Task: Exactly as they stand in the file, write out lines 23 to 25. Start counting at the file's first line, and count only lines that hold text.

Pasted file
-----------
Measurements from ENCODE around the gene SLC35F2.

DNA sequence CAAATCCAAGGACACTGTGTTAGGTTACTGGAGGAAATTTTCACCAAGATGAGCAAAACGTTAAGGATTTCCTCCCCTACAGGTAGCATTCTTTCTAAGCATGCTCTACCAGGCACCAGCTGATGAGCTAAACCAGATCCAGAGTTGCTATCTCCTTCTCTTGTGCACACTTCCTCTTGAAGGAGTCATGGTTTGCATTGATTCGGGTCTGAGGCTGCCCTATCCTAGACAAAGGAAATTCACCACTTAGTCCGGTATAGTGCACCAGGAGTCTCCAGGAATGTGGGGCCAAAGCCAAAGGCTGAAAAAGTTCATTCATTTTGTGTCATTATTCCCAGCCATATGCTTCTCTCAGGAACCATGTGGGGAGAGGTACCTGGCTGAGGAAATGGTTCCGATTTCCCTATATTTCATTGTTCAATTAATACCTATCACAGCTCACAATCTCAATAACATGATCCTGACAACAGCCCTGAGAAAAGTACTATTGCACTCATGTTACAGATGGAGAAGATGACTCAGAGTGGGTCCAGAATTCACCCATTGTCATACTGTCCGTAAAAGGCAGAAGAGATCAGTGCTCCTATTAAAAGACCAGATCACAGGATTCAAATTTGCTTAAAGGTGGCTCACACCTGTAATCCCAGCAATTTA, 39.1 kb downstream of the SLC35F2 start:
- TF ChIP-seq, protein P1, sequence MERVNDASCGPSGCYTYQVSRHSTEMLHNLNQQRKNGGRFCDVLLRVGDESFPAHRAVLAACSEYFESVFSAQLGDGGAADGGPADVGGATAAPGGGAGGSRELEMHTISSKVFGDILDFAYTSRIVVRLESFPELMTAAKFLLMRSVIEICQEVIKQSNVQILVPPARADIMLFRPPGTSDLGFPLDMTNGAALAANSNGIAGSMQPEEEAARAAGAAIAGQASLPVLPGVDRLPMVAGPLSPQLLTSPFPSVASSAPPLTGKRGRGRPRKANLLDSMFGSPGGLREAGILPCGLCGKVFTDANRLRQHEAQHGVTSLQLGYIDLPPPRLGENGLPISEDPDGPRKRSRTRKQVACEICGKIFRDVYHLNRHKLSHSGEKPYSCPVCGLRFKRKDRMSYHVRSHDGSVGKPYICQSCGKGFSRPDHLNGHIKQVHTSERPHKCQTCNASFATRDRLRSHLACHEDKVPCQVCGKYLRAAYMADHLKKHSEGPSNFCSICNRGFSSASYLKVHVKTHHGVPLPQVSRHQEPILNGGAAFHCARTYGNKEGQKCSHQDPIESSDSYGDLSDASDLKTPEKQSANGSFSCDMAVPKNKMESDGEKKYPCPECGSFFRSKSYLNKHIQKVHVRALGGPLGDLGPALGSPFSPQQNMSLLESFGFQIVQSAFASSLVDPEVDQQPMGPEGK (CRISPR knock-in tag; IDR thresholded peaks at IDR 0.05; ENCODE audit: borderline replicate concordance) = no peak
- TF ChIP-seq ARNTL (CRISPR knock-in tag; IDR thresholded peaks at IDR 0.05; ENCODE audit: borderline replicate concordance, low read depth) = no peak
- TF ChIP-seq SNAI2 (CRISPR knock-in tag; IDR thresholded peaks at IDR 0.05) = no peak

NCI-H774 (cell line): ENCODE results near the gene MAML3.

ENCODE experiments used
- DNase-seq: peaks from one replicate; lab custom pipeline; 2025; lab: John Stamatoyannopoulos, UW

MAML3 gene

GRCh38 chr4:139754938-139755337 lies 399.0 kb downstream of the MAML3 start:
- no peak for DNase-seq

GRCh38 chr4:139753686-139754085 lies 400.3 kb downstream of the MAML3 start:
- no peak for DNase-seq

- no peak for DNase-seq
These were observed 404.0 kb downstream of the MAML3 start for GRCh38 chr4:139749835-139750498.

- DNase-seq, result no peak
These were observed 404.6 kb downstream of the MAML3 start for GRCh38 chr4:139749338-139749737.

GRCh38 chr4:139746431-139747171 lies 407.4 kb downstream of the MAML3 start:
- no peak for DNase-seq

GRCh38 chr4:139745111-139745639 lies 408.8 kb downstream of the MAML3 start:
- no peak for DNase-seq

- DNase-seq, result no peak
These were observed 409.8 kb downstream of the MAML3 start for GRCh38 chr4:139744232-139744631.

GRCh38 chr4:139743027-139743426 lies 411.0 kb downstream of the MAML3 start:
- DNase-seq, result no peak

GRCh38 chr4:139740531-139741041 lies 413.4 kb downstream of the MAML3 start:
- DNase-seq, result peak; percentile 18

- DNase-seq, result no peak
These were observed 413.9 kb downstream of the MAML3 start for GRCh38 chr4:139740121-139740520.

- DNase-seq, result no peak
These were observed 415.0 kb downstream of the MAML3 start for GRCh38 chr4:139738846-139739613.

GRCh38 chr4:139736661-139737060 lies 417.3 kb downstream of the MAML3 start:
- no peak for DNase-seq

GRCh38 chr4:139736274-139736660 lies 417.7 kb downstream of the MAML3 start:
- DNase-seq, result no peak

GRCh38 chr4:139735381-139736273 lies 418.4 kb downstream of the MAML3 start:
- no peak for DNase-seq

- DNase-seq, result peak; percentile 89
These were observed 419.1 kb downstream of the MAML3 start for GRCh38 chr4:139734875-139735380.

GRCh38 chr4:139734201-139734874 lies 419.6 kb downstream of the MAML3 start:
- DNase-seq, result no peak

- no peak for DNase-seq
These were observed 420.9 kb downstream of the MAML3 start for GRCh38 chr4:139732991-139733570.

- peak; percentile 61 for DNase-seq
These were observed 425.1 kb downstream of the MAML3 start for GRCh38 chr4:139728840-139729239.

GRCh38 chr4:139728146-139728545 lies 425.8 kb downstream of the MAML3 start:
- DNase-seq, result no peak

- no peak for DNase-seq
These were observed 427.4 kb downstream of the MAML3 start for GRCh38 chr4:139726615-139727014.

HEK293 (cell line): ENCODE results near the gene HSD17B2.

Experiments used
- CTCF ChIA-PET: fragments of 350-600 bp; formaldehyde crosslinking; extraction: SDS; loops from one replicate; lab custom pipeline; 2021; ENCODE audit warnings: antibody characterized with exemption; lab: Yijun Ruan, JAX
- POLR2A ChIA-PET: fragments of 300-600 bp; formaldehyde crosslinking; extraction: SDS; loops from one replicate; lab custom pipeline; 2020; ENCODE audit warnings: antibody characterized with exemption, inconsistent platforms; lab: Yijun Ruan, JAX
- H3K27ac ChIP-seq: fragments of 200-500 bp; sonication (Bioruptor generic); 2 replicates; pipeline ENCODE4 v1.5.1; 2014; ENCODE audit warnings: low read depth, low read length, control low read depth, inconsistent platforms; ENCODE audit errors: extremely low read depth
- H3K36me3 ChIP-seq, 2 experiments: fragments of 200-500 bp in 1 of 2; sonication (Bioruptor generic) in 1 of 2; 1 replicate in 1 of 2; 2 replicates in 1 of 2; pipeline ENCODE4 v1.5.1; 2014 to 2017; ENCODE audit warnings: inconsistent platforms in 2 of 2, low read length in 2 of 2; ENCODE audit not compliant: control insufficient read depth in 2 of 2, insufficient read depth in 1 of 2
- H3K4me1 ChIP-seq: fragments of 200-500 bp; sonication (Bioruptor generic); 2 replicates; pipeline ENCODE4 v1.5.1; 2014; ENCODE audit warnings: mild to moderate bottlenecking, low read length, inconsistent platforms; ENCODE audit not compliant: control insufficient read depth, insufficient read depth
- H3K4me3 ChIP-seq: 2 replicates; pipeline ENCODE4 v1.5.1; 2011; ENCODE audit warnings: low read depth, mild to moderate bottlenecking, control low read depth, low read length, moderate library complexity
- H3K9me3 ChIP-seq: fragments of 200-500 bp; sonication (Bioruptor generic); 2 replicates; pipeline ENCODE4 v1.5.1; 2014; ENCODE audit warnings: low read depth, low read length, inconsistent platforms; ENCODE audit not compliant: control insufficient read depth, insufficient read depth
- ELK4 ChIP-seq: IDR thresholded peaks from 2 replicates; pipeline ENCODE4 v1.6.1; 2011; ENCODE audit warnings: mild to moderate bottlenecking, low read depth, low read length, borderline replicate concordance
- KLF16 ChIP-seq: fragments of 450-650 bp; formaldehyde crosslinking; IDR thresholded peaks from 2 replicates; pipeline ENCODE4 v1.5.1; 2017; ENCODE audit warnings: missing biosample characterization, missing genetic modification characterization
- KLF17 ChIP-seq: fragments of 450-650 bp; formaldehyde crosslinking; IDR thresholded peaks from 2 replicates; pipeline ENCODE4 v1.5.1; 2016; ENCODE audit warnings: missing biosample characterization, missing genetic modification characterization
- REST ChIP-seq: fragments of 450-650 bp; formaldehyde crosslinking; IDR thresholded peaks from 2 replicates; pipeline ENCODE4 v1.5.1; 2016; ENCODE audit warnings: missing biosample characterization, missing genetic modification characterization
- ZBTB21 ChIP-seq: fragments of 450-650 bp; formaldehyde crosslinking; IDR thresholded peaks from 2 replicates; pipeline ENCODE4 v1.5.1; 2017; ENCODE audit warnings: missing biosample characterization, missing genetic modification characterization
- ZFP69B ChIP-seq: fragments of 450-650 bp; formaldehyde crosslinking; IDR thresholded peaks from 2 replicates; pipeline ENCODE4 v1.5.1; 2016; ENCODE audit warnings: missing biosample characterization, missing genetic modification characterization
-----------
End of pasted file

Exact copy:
These were observed 409.8 kb downstream of the MAML3 start for GRCh38 chr4:139744232-139744631.

GRCh38 chr4:139743027-139743426 lies 411.0 kb downstream of the MAML3 start:
- DNase-seq, result no peak